The Washington Department of Fish and Wildlife announced their most recent Wild Steelhead Gene Bank designation which will be situated on the Grays and Chinook Rivers in the Lower Columbia. It is the final of four gene banks planned for the region.
“Gene banks are an important tool for the recovery of wild fish in the state of Washington. We commend the Department in their selection of the Grays and Chinook Rivers. These rivers possess the highest potential for self-sustaining, fishable wild winter steelhead in the Lower Columbia,” said John McMillan, science director for Trout Unlimited’s Wild Steelhead Initiative.
Wild Steelhead Gene Banks are rivers that are set aside for wild fish populations and are an important component of the WDFW’s efforts to recover wild steelhead in the state. They are intended to minimize harmful interactions between hatchery and wild steelhead and provide a cornerstone for wild steelhead recovery.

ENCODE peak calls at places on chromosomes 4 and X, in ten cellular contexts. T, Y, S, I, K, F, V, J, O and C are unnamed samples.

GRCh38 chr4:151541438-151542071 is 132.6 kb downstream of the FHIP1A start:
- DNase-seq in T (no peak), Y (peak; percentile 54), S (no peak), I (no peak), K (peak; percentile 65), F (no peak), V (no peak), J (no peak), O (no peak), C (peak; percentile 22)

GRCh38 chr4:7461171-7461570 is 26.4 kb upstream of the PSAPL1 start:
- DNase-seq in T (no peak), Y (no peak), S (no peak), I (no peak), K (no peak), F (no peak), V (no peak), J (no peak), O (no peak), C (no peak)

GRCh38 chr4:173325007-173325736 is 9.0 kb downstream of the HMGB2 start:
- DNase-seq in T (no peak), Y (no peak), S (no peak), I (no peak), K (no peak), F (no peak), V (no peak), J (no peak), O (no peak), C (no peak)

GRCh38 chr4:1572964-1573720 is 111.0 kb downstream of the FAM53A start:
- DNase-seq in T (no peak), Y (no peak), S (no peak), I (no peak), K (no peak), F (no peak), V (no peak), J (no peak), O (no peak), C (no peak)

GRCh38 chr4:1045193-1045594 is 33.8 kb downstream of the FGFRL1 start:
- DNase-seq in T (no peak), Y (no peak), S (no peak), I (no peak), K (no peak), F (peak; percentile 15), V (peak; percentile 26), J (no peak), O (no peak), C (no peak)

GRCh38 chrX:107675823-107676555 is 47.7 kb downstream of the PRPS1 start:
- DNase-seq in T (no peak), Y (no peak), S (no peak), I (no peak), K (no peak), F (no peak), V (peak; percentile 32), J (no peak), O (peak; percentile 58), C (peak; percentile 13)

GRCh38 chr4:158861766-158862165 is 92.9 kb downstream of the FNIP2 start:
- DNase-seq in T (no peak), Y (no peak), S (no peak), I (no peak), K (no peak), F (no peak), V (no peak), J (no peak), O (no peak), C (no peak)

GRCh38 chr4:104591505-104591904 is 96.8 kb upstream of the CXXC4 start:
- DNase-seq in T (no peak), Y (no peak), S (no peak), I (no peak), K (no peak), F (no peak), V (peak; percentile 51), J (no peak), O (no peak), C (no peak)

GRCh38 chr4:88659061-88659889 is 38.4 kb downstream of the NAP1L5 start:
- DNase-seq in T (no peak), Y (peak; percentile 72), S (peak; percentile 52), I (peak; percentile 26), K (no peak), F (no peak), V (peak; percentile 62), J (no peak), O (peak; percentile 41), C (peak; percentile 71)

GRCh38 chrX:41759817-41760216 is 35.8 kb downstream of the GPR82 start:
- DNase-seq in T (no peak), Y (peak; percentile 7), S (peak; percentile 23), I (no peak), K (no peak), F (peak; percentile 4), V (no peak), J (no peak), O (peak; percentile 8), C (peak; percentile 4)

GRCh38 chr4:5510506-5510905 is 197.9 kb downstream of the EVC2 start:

The Department noted there were many reasons for their decision. There was broad public support for the designation with more than 85 percent of public comments favoring managing these rivers for wild steelhead. The Grays and Chinook also have some of the best available habitat and most abundant wild steelhead populations in the region.
Furthermore the department does not expect to see a reduction in the number of winter steelhead smolts planted in the region as a whole – those smolts will simply go in other basins. The Grays River Hatchery will continue to raise steelhead smolts that will be acclimated and released in Lower Columbia basins where they will be available to anglers.
“There’s no net loss in hatchery fish available to anglers here, they will just be planted in more appropriate places. The added bonus is this gives wild fish a chance to thrive,” said McMillan. “This balanced approach is consistent with what the majority of anglers want to see in their fisheries, and simultaneously enhances conservation of our wild steelhead populations.”